The pink in truth we should not slight, It is the gardener's pride It now must stand exposed to light, Now in the shade abide.
Yet what can make the Count's heart glow Is no mere pomp of outward show; It is a silent flower.
Here stand I, modestly half hid, And fain would silence keep; Yet since to speak I now am bid, I'll break my silence deep.
If, worthy Knight, I am that flower, It grieves me that I have not power To breathe forth all my sweetness.
The violet's charms I prize indeed, So modest 'tis, and fair, And smells so sweet; yet more I need To ease my heavy care.
The truth I'll whisper in thine ear: Upon these rocky heights so drear, I cannot find the loved one.
The truest maiden 'neath the sky Roams near the stream below, And breathes forth many a gentle sigh, Till I from hence can go.
And when she plucks a flow'ret blue, And says "Forget-me-not!"--I, too, Though far away, can feel it.
Ay, distance only swells love's might, When fondly love a pair; Though prison'd in the dungeon's night, In life I linger there And when my heart is breaking nigh, "Forget-me-not!" is all I cry, And straightway life returneth.

Written by Johann Wolfgang von Goethe |


 I ONCE was fond of fools,

And bid them come each day;
Then each one brought his tools

The carpenter to play;
The roof to strip first choosing,

Another to supply,
The wood as trestles using,

To move it by-and-by,
While here and there they ran,

And knock'd against each other;
To fret I soon began,

My anger could not smother,
So cried, "Get out, ye fools!"

At this they were offended
Then each one took his tools,

And so our friendship ended.
Since that, I've wiser been, And sit beside my door; When one of them is seen, I cry, "Appear no more!" "Hence, stupid knave!" I bellow: At this he's angry too: "You impudent old fellow! And pray, sir, who are you? Along the streets we riot, And revel at the fair; But yet we're pretty quiet, And folks revile us ne'er.
Don't call us names, then, please!"-- At length I meet with ease, For now they leave my door-- 'Tis better than before! 1827.

Written by Johann Wolfgang von Goethe |


 A village Chorus is supposed to be assembled, and about to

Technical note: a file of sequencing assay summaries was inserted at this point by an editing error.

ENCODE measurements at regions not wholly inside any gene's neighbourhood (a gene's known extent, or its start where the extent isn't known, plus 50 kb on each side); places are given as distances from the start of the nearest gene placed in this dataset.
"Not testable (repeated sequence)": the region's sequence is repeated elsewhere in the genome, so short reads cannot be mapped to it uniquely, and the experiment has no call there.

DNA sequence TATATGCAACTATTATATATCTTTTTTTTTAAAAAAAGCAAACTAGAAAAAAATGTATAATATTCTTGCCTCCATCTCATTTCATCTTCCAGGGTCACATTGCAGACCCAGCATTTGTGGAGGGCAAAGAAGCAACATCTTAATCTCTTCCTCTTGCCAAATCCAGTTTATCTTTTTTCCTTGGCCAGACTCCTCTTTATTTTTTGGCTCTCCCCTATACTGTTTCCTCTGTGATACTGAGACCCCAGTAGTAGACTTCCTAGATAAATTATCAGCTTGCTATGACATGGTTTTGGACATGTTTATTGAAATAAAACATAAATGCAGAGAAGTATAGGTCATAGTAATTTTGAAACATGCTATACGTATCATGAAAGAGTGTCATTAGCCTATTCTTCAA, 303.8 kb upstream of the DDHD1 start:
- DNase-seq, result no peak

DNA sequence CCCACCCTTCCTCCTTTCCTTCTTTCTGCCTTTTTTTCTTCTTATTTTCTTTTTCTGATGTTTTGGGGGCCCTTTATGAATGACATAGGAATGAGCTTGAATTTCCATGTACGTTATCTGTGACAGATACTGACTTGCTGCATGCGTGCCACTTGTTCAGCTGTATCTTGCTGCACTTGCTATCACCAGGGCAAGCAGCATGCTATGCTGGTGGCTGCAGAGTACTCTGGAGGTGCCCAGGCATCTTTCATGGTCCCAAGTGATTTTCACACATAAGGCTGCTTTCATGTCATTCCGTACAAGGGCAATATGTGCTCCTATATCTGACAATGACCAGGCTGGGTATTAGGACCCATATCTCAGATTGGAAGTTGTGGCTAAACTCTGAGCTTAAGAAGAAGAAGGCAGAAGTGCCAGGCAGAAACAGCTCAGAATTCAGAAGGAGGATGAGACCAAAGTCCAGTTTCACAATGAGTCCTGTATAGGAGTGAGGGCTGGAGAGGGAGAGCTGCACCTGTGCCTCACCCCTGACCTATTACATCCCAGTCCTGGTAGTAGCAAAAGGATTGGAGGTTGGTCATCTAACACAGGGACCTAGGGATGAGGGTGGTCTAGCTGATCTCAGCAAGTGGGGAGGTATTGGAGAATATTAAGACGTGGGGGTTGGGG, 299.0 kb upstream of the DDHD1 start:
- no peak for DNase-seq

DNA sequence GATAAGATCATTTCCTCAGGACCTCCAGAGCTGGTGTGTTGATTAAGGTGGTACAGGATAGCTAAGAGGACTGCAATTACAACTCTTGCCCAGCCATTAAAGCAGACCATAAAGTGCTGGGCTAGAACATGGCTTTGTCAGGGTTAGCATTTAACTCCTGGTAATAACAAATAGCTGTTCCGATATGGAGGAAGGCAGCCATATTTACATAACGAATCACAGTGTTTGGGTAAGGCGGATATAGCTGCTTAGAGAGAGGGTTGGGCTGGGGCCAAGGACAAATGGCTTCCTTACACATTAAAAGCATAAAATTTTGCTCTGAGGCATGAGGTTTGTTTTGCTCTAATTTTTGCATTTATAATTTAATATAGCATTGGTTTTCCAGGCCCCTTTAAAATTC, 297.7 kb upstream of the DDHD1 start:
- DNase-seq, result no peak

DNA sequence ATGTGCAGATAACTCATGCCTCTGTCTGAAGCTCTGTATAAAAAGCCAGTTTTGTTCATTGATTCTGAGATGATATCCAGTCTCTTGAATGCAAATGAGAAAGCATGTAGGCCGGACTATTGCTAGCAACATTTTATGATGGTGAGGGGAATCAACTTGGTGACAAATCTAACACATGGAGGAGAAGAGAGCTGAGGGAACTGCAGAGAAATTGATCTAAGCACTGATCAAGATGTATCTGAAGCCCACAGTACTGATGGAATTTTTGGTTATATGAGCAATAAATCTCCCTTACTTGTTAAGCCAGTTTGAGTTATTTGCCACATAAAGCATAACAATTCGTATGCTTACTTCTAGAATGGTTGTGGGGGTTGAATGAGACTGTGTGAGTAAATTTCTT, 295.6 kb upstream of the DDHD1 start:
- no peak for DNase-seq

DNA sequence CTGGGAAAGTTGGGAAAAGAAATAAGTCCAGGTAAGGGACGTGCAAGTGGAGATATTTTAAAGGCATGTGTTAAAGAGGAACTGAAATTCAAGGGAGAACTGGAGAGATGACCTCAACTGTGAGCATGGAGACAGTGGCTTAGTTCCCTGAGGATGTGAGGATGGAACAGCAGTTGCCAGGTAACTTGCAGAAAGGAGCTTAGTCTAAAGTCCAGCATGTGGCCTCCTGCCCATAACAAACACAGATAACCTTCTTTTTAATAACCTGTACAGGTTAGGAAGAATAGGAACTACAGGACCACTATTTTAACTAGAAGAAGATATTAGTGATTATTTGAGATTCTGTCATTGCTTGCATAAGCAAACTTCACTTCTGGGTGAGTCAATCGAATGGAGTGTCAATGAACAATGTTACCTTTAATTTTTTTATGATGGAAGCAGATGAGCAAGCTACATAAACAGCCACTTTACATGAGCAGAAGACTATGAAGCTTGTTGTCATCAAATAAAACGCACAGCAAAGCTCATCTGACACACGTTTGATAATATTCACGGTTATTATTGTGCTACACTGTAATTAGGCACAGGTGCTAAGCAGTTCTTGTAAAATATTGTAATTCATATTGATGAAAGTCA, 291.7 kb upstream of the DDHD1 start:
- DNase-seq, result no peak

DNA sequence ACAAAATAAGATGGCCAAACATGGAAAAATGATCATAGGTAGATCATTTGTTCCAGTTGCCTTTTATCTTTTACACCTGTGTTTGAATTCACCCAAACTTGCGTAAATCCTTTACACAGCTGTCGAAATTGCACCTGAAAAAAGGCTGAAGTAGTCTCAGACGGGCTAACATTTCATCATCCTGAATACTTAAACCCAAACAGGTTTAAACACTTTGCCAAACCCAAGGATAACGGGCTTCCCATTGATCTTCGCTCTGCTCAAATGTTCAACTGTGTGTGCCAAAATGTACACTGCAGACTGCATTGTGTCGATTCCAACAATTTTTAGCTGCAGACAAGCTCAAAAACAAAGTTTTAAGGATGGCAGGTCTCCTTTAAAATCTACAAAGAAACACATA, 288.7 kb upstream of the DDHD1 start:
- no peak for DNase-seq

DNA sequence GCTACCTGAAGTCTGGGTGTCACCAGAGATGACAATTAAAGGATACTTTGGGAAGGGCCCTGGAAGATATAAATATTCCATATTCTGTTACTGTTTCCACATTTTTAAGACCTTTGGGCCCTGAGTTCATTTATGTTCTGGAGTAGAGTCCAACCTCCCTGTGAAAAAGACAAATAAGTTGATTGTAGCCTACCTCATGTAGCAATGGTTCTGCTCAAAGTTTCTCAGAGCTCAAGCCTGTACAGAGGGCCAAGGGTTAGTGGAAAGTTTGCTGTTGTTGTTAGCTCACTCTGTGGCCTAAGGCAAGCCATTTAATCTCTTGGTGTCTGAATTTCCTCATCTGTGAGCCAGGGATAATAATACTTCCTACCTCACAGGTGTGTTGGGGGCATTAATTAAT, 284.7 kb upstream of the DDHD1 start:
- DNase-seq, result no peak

commence its festive procession.
[Written for the birthday of the Duchess Louisa of Weimar.
THE festal day hail ye With garlands of pleasure, And dances' soft measure, With rapture commingled And sweet choral song.
Oh, how I yearn from out the crowd to flee! What joy a secret glade would give to me! Amid the throng, the turmoil here, Confined the plain, the breezes e'en appear.
Now order it truly, That ev'ry one duly May roam and may wander, Now here, and now yonder, The meadows along.
[The Chorus retreats gradually, and the song becomes fainter and fainter, till it dies away in the distance.
In vain ye call, in vain would lure me on; True my heart speaks,--but with itself alone.
And if I may view A blessing-fraught land, The heaven's clear blue, And the plain's verdant hue, Alone I'll rejoice, Undisturbed by man's voice.
And there I'll pay homage To womanly merit, Observe it in spirit, In spirit pay homage; To echo alone Shall my secret be known.
[Faintly mingling with Damon's song in the distance.
] To echo--alone-- Shall my secret--be known.
My friend, why meet I here with thee? Thou hast'nest not to join the festal throng? No longer stay, but come with me, And mingle in the dance and song.
Thou'rt welcome, friend! but suffer me to roam Where these old beeches hide me from man's view: Love seeks in solitude a home, And homage may retreat there too.
Thou seekest here a spurious fame, And hast a mind to-day to grieve me.
Love as thy portion thou mayst claim But homage thou must share with all, believe me! When their voices thousands raise, And the dawn of morning praise, Rapture bringing, Blithely singing On before us, Heart and ear in pleasure vie; And when thousands join in chorus, With the feelings brightly glowing, And the wishes overflowing, Forcibly they'll bear thee high.
[The Chorus gradually approaches, from the distance.
Distant strains are hither wending, And I'm gladden'd by the throng; Yes, they're coming,--yes, descending To the valley from the height, MENALCAS.
Let us haste, our footsteps blending With the rhythm of the song! Yes, they come; their course they're bending Tow'rd the wood's green sward so bright.
[Gradually becoming louder.
] Yes, we hither come, attending With the harmony of song, As the hours their race are ending On this day of blest delight.
Let none reveal The thoughts we feel, The aims we own! Let joy alone Disclose the story! She'll prove it right And her delight Includes the glory, Includes the bliss Of days like this! 1813.